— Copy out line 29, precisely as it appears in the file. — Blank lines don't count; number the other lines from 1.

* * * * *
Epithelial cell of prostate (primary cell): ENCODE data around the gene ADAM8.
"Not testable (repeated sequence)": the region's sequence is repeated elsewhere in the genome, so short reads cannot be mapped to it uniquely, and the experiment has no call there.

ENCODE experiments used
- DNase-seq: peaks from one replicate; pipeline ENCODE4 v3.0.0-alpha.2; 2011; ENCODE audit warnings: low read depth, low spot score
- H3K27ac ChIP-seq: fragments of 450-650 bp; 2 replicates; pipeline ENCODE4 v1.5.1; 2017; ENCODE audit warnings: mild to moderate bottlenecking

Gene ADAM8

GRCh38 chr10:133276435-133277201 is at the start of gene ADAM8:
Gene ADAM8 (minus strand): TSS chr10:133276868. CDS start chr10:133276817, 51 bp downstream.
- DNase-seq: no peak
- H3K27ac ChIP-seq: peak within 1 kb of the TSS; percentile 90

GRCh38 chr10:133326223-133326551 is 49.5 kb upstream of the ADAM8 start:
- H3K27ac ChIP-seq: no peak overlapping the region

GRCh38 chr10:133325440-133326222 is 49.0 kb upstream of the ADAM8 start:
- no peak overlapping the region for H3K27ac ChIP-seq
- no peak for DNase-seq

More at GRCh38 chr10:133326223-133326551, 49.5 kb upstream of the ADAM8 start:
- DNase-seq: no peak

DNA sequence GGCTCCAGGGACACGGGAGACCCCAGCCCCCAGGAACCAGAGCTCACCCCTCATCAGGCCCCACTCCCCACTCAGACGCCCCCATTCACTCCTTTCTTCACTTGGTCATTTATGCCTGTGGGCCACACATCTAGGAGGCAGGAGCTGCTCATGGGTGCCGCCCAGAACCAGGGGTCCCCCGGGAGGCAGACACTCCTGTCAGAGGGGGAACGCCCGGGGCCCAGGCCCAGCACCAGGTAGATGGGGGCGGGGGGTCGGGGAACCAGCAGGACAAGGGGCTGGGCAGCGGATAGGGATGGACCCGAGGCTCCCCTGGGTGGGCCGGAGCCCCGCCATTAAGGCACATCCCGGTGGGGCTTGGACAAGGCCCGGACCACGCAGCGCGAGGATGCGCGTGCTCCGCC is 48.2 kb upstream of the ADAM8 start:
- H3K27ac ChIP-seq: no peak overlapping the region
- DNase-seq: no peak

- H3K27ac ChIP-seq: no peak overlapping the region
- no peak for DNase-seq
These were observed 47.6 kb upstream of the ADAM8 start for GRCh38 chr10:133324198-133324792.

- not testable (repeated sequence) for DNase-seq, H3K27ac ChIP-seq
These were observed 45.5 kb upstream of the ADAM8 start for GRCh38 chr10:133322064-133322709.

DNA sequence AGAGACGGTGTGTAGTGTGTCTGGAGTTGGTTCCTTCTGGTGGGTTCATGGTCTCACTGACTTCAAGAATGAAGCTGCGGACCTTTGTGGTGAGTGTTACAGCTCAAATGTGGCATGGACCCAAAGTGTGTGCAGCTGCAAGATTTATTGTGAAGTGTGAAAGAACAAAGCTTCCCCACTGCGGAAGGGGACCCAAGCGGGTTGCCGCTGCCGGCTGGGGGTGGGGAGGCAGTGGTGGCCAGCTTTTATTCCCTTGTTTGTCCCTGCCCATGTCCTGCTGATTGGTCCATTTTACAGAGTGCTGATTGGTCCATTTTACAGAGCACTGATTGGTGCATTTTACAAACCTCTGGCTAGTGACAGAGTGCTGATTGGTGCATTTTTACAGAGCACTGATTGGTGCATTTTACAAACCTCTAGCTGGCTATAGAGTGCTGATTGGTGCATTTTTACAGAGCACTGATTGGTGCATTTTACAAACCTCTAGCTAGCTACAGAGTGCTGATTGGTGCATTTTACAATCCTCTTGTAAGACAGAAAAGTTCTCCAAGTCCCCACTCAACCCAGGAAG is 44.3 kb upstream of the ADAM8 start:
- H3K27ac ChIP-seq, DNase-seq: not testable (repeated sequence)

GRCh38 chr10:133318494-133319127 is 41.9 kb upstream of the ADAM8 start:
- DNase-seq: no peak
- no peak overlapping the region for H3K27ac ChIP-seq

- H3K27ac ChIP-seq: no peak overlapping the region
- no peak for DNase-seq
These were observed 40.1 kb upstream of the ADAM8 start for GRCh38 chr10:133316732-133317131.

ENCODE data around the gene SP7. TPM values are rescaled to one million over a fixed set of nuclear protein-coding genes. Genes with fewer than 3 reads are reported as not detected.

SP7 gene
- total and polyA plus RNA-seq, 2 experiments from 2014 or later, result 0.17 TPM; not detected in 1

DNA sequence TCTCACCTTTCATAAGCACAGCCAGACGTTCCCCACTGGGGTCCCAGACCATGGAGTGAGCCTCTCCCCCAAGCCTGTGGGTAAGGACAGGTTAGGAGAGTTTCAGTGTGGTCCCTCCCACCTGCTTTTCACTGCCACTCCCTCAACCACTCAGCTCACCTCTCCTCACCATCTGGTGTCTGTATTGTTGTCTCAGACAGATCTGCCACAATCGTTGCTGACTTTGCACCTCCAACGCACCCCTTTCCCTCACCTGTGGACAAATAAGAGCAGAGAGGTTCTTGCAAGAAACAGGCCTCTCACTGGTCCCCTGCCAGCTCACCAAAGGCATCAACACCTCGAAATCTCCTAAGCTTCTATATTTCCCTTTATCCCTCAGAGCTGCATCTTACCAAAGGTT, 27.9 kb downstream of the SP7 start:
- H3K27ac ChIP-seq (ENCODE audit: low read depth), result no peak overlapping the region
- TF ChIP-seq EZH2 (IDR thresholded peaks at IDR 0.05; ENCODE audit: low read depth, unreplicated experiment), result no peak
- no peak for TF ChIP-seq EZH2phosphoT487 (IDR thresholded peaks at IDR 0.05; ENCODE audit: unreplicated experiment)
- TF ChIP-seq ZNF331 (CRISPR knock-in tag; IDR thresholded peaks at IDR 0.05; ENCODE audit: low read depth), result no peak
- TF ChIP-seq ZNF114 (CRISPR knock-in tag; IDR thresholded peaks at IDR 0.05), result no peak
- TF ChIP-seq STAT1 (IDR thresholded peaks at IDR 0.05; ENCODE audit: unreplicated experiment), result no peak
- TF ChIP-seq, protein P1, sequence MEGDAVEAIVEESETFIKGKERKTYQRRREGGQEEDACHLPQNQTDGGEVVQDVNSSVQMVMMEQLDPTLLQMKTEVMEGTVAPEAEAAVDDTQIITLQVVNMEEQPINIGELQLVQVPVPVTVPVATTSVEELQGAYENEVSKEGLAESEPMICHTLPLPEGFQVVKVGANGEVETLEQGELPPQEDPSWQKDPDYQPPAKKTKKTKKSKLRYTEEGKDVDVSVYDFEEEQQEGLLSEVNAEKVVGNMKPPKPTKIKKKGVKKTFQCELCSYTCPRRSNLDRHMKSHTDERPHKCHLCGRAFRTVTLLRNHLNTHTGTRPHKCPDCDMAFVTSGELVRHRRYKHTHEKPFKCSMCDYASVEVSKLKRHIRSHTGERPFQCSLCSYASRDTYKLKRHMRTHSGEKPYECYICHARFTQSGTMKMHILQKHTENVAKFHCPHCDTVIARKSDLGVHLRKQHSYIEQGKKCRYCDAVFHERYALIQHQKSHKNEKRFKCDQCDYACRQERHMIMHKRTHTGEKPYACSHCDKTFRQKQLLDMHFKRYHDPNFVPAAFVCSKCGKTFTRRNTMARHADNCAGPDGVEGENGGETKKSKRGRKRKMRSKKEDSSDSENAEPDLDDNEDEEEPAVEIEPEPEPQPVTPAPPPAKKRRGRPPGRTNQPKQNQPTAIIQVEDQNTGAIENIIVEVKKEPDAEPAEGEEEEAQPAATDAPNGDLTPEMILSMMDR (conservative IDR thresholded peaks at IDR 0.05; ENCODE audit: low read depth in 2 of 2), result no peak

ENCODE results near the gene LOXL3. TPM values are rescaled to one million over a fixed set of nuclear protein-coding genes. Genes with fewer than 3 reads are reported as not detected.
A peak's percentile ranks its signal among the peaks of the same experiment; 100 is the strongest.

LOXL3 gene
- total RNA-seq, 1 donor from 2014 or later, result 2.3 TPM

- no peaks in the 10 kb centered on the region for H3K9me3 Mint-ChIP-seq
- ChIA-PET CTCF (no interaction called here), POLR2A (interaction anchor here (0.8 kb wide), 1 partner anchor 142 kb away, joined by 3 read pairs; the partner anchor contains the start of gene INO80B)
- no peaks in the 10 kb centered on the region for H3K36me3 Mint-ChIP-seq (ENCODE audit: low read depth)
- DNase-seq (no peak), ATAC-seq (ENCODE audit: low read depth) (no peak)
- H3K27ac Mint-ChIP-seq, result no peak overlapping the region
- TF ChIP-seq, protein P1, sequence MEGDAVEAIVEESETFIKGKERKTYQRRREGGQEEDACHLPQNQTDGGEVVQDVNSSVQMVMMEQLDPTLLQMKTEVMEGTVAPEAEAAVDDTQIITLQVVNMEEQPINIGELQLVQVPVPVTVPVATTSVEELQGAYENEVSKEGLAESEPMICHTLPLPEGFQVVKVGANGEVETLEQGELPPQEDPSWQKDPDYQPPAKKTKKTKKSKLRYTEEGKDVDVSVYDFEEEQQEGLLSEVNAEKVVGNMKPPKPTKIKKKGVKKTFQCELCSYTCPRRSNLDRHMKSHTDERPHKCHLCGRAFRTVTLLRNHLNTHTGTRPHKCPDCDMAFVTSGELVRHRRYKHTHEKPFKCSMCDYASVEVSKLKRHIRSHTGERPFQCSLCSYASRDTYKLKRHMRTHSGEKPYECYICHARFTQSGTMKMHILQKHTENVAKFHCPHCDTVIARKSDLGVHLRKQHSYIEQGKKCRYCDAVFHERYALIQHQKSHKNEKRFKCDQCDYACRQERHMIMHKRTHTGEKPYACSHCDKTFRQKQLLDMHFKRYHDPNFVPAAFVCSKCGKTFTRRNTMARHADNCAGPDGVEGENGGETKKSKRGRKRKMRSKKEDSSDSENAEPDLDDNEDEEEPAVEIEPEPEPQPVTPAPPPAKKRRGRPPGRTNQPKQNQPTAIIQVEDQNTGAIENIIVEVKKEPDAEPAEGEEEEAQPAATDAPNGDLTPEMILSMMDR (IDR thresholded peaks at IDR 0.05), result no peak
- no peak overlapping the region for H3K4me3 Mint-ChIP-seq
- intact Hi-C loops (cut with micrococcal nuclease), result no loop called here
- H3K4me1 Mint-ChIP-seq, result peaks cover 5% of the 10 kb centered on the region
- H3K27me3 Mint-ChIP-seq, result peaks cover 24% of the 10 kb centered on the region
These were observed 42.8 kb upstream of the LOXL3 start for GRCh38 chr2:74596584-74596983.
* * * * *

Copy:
- DNase-seq: no peak